Enforced disappearances: ‘Law of jungle’ cannot prevail, say activists

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  • Civil society says state institutions have failed people

LAHORE: Rights activists and civil society have expressed grave concerns over an increasing trend of enforced disappearances, demanding that the state institutions, including the intelligence agencies, be held accountable.

Recently, the issue caught the attention of international media when five bloggers had gone missing—four of whom have reportedly been recovered. Zeenat Shehzadi and Wahid Baloch were also part of the list of missing persons, both have been recovered though.

Most of the cases had one thing in common: dissent from the prevailing narrative in an exercise of their constitutional rights; however, the so-called anti-state narrative is no longer the sole cause of being whisked away, as in the recent context, people go missing for even minor matters.

Talking to Pakistan Today, former Human Right Commission Pakistan (HRCP) chairperson Najamuddin said that a democratic society cannot progress without addressing this particular issue.

“Ignoring the issue is not a solution as it will continue to haunt the state, and it has been so for a decade,” said the former HRCP chairperson.

“Being an aspirational democratic society, rule of law needs to be upheld as every civilised society is based on the supremacy of law,” he said, adding if the state cannot protect its citizens then it has failed its people.

“Abducting people is not a solution, in fact, it is accelerating the issue.” Why is there a need for certain state elements to resort to such extra-judicial method, he questioned, adding if there is no legal apparatus to deal with such an issue then the state should come up with a proper piece of legislation in this regard. “If we are trying to be democratic, law of jungle cannot prevail.”

If rule of law is important [to this country] then courts are there to look up to instead of infringing on people’s basic democratic rights,” said Najam, and lamented that the “people who are supposed to protect citizens are involved in extra-judicial disappearance”.

Responding to a question about the Enquiry Commission on Enforced Disappearances, Najam said the commission is limited in its constitution as it cannot take “real people” behind the gruesome practice to the task.

“All we need is one conviction in this case so that no one dares to think they are above the law,” Najam said.

“These disappearances are seen as legitimate by some of the institutions,” he lamented.

“There need to be clear investigations into the matter to hold perpetrators responsible.” And if state institutions are not behind this, then they, having all the necessary means, should come up with an investigation report to absolve themselves of the blame, concluded Najamudin.

The state’s ambiguous role in tackling the issue has attracted criticism by various international rights organisations. On the issue of Raza Khan, a peace activist who has gone missing recently, Amnesty International said, “Scarcely does a week go by without us receiving reports of people going missing in Pakistan. Many of them may have been subjected to enforced disappearances which is a crime under international law [and Pakistani law].”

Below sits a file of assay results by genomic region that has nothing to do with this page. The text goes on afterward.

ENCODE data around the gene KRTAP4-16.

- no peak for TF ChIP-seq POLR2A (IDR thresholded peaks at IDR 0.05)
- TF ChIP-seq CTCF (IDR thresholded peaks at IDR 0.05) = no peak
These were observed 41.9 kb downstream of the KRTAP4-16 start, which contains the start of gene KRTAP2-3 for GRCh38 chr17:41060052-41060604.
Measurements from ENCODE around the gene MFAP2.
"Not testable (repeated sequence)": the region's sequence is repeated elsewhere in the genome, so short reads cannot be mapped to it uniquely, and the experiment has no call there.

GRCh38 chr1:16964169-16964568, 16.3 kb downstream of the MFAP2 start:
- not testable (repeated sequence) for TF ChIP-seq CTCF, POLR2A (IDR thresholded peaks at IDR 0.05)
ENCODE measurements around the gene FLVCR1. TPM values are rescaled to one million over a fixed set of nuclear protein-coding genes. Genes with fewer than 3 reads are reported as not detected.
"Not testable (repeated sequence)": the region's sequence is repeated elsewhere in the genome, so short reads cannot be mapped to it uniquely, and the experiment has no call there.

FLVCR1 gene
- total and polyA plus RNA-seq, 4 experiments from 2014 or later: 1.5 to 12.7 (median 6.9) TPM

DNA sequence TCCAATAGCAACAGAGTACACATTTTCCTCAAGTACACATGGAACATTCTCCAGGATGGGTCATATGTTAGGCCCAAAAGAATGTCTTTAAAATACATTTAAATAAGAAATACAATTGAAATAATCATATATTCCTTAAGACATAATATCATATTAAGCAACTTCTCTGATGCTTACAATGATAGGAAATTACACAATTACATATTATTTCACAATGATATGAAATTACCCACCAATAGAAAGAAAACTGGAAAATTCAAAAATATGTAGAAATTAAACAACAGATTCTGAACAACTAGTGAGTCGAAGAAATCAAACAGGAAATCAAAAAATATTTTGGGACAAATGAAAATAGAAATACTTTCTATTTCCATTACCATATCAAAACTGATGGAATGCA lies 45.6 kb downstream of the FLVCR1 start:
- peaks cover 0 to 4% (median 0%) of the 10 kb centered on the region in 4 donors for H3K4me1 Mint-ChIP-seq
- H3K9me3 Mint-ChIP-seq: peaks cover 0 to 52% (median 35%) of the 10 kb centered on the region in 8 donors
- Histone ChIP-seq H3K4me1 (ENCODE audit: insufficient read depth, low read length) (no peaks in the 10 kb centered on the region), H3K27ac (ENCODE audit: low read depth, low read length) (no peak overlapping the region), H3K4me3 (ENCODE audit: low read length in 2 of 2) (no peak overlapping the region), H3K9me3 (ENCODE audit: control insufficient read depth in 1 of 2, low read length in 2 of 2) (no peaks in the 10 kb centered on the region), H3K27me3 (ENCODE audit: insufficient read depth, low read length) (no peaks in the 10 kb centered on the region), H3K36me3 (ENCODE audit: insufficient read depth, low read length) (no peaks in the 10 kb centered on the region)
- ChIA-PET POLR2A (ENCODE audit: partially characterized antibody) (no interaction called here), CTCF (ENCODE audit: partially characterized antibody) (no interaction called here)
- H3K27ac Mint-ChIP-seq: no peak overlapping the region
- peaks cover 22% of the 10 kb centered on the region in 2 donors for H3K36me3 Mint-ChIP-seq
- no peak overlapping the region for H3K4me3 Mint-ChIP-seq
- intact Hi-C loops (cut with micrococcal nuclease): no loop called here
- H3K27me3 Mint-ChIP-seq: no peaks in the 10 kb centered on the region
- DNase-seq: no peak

The human rights organisation also criticised the Pakistani authorities for not bringing a single perpetrator of these cases to justice if not thousands, hundreds of such cases.

Jibar Nasir, a rights activist, said Raza was only part of a small progressive space and discussed the issues concerning common citizens. Such disappearances are an attempt to stifle the progressive discussions in society.

“The space for expressing dissent has further shrunk,” said Raheemul Haque, a comrade of Raza. Calling this a blatant violation of human rights, he said that there has to be a dialogue as people want to know why their freedom is being curbed.

When contacted, Supreme Court Bar Association ex-president Asma Jahangir refused to comment on the issue, saying she is pursuing the matter in the courts.

Despite repeated attempts, Inter-Services Public Relations (ISPR) could not be reached for the comment on the issue.

On Thursday, the Senate Standing Committee on Human Rights called the recovered missing persons to enquire about the circumstances under which they went missing, dismissing the Balochistan additional secretary statement that only 136 missing persons have gone missing in the province.

Balochistan Human Rights Organisations, quoting government figures, said the secretary was deliberately distorting the facts, as “government [in Balochistan] has become a mouthpiece of security agencies”.

According to recent statistics submitted to the Supreme Court by the Justice (r) Javed Iqbal-led Commission of Enquiry on Enforced Disappearances, about 1,498 cases of enforced disappearances remain pending with the government.

Most of the missing persons belong to the Khyber Pakhtunkhwa, where 837 cases were registered. Punjab had 237 cases, Sindh and Balochistan had 136 cases, and the Federally Administered Tribal Areas (FATA) had 63 registered cases of missing persons.

A recent Human Rights Watch report says that despite the concerns of rights activists, enforced disappearances continue at an alarming speed. From August to October 2017, more than 300 complaints of enforced disappearances were registered.

The report further noted it is “one of the largest number of cases received in any three-month period since 2011”.